a short-short story by Frank Diamond
AUTHOR’S NOTE: This short-short story originally appeared in my short story collection Damage Control, which was published in 2005.
Reynold’s Bubble Gum factory. It wouldn’t be so bad if me and Farley worked on an assembly line that turned out cars or air conditioners or refrigerators.
You wouldn’t believe the noise. I have to wear earplugs. And there’s cornstarch everywhere – clouds of it – so the gum won’t stick. After work, you pat yourself on the thigh or shoulder and raise a little ghost.
We joked about it, Farley and me did, the first half-day on the job. But those clocks get the last laugh.
I tell girls I meet that I’m something that makes sense – like a plumber. That’s what I plan on being but it’s a long waiting list to take the test. Farley wants to take the cops exam. We both got another year, at least, before our lives start. We’re 19.
We discuss all this on Friday night when we’re sitting in a bar called “Iffy’s” and we’re bullshitting, knowing we don’t have to see that damn factory for two whole days.
Me and Farley get there after our shift, drink, eat a couple of meatball sandwiches and fries, drink, play darts, drink, and bullshit. You look up and suddenly it’s midnight. Maybe some girls have joined us and maybe they didn’t. And maybe we score and maybe we don’t. Usually, we don’t. It’s a neighborhood bar. Fifty-cent mugs of beer.
Most Friday nights, that’s where you’ll find me and Farley.
Neither of us can afford a car so we’re not really seeing any special girl. I’m not into dating on buses. My old man says it’s OK to use his car but it’s like you’re borrowing Air Force One. I’m saving for my own wheels. So’s Farley. Then we’ll be dating fools. (We tell ourselves that anyway.)
Until then, we chug some brew and talk about what we’re going to do if we ever get the hell out of Reynold’s. We were both hired at the same time – a year and seven months ago. It’s dick work but it’s money: $9.75 an hour.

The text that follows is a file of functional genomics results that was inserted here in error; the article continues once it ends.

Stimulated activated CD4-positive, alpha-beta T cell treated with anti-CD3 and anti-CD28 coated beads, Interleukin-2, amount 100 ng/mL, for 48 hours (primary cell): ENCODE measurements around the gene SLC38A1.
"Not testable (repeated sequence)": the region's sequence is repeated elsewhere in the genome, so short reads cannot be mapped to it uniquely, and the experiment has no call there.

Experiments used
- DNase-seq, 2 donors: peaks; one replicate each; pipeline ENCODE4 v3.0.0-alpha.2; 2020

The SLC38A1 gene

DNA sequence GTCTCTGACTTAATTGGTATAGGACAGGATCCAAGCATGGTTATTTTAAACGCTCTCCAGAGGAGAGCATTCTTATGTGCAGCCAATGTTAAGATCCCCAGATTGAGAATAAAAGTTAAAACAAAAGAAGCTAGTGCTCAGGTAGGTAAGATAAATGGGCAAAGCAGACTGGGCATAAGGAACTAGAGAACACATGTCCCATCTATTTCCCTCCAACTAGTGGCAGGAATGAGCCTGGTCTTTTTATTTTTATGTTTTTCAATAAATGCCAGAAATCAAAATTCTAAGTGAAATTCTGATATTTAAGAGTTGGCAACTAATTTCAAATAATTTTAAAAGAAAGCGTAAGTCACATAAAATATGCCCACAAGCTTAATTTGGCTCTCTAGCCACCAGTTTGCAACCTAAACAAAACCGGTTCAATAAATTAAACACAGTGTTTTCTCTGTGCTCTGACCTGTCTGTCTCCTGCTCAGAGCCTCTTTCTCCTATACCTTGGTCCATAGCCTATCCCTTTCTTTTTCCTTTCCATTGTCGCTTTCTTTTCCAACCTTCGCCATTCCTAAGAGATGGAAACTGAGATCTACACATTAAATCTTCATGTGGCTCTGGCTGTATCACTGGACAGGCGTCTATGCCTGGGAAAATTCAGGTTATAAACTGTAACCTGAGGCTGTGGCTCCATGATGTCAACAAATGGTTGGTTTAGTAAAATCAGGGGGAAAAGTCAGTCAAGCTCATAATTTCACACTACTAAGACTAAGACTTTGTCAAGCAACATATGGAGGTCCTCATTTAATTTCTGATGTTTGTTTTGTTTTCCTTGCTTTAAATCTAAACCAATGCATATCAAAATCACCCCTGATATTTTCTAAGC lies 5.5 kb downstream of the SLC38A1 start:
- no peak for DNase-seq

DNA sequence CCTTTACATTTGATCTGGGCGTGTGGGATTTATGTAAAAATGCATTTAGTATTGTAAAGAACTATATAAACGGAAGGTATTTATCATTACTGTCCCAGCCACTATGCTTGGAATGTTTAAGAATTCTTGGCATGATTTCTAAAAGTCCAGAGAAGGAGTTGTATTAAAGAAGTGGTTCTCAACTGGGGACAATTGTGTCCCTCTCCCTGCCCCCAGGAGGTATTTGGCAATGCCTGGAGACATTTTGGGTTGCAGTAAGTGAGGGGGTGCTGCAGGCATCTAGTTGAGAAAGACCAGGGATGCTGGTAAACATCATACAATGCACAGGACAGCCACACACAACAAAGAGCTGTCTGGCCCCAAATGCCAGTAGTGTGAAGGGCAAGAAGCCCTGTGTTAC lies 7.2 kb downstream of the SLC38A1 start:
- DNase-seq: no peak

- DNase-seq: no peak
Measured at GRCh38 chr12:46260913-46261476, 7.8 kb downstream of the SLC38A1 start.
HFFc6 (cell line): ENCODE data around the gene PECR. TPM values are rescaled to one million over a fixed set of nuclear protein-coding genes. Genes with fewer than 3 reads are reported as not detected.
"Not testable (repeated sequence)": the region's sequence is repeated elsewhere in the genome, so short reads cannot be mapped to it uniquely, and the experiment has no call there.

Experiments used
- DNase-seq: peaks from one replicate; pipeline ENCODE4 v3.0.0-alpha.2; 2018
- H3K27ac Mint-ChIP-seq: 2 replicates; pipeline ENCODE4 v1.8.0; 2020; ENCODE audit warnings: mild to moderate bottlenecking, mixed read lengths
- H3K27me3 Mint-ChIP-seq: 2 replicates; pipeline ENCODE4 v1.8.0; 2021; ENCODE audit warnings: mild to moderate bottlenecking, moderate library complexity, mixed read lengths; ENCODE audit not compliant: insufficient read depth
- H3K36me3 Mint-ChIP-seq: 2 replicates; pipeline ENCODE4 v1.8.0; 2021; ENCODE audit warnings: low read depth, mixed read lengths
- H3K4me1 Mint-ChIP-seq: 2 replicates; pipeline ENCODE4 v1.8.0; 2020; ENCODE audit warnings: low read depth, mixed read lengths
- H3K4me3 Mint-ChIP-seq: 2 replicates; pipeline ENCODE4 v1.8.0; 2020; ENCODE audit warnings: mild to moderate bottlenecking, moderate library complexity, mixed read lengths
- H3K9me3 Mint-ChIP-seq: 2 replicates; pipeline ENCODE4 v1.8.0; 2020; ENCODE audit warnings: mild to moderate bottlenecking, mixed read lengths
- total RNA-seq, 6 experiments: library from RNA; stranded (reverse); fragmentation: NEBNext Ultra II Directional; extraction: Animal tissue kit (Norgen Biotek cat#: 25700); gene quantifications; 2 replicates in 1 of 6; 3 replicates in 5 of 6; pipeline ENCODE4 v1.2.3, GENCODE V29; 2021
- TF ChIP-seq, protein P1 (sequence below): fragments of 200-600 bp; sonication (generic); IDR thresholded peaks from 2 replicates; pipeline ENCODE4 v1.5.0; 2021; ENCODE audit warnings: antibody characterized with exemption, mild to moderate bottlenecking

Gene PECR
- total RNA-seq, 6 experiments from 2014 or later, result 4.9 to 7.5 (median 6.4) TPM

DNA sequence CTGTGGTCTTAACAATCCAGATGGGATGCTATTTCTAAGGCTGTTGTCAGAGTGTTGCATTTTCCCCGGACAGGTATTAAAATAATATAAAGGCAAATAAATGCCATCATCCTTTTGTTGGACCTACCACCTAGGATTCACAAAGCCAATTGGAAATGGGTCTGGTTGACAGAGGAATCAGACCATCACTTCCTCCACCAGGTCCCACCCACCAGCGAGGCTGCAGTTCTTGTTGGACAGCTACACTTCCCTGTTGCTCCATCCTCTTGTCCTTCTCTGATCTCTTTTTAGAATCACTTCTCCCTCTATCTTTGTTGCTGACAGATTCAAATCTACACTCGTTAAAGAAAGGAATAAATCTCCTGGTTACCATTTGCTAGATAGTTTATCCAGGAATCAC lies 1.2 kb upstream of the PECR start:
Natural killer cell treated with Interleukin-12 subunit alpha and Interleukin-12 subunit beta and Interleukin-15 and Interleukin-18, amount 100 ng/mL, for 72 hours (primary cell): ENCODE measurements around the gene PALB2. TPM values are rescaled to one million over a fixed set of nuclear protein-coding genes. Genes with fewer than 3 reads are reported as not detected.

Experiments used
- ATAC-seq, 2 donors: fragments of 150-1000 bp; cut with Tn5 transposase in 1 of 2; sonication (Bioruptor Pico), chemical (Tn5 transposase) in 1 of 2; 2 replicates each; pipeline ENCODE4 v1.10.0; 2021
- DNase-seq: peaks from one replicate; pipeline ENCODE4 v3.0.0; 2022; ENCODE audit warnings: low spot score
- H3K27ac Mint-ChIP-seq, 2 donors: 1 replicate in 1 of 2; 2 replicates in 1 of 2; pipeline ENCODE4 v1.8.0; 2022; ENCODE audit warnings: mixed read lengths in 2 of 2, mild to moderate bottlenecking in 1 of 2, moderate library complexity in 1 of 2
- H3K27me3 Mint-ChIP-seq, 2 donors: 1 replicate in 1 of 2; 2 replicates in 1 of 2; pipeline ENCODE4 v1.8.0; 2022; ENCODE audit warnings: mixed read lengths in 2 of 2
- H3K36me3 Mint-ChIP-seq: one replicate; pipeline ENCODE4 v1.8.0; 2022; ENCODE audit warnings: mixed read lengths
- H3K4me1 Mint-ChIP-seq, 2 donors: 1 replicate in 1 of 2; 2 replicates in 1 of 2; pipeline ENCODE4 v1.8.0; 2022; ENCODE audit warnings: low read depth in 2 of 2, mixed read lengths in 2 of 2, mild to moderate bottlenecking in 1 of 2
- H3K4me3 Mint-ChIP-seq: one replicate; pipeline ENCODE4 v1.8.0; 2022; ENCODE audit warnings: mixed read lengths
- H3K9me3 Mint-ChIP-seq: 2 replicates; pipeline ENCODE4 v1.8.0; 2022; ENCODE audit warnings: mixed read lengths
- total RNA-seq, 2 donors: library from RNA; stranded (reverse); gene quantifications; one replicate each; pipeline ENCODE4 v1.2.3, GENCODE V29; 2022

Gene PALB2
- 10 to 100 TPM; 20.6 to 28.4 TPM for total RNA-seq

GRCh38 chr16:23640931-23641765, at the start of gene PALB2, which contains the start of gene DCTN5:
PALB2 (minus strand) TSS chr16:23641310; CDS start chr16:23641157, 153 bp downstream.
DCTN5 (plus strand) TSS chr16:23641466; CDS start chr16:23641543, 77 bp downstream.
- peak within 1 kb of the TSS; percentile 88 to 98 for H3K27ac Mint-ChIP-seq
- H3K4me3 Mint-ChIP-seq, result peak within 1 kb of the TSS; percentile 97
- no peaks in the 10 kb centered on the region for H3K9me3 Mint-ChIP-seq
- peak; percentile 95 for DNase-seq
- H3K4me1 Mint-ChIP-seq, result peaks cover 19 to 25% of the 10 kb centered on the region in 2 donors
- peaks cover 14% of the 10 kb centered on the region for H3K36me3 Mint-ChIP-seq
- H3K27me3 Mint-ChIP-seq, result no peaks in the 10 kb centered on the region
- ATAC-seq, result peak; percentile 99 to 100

And with the way things are going – it’s something we have to hold on to. There aren’t many jobs out there that pay as well. Waloflex – in South Philly – just laid off 500 people. The city might go belly-up. The mayor himself – the son-of-a-bitch – said so.
These are the things me and Farley discuss over our first beers – talking above the sound of the pinball machines. It’s like we need to chew up the frustration of the assembly line by dwelling on problems. As if me and Farley can solve the budget deficit, right?
Sometimes, after a few, Farley turns to me and says, “I feel the bug coming on, Gene.”
“Too obvious. No, I think it will really hit me next Wednesday.”
To call out sick you leave a message on a machine early in the morning. Talk about easy. That’s the best part of the job. The company doesn’t pay you for the day, so they don’t give a shit unless somebody really takes advantage – like calls in sick every Monday or Friday or something. Me and Farley keep it down to one sick day every two weeks and nobody’s said anything yet.
Once in a while, say every two months, we take the same day off. But that’s flaunting it so we don’t do it too often.
I know this sounds like were fuckups but, really, you can’t take that job too seriously. Eight hours just drag. Crawls. Clocks all around. You look up after what had to have been a half hour and see that only four minutes went by. We hate it. We’re starting to feel like lifers.
There’s an old guy on our floor who’s been working there since he was our age. He’s got a bald head and limps. He always wears these shirts that are hanging out at the sides. Just an old fart.
When we see him, Farley nudges me and says, “The future.”
“Get bent,” I say. But while I’m laughing, I’m also thinking about some of the lives I know and how it would kill me to be boxed in. And I get a little pissed off at Farley for making me think about this.